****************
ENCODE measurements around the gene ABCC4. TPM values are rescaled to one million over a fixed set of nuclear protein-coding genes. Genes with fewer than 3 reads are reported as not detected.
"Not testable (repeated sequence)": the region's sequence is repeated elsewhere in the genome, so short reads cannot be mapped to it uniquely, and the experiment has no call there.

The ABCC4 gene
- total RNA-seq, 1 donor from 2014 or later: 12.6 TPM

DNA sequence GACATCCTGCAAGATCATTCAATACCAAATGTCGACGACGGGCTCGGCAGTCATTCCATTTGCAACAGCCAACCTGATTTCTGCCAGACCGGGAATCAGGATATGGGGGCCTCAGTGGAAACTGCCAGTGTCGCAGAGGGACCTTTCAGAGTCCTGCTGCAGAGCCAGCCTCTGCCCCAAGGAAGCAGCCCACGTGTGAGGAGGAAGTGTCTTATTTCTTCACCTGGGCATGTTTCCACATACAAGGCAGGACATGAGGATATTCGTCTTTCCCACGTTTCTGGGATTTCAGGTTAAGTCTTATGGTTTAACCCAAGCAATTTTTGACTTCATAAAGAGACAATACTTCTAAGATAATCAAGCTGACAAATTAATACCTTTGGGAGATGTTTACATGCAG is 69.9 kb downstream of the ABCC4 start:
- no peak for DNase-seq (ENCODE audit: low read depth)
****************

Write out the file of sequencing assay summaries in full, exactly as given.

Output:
ENCODE measurements around the gene ABCC4. TPM values are rescaled to one million over a fixed set of nuclear protein-coding genes. Genes with fewer than 3 reads are reported as not detected.
"Not testable (repeated sequence)": the region's sequence is repeated elsewhere in the genome, so short reads cannot be mapped to it uniquely, and the experiment has no call there.

The ABCC4 gene
- total RNA-seq, 1 donor from 2014 or later: 12.6 TPM

DNA sequence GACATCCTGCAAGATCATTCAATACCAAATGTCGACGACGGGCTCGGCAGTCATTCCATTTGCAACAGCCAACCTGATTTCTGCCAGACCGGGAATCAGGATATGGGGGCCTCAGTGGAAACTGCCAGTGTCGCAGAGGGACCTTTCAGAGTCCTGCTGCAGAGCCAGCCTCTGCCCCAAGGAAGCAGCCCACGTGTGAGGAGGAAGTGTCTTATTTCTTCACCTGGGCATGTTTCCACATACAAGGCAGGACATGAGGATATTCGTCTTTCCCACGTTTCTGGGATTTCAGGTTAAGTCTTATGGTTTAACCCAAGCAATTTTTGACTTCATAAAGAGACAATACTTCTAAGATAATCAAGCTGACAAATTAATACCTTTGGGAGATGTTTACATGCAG is 69.9 kb downstream of the ABCC4 start:
- no peak for DNase-seq (ENCODE audit: low read depth)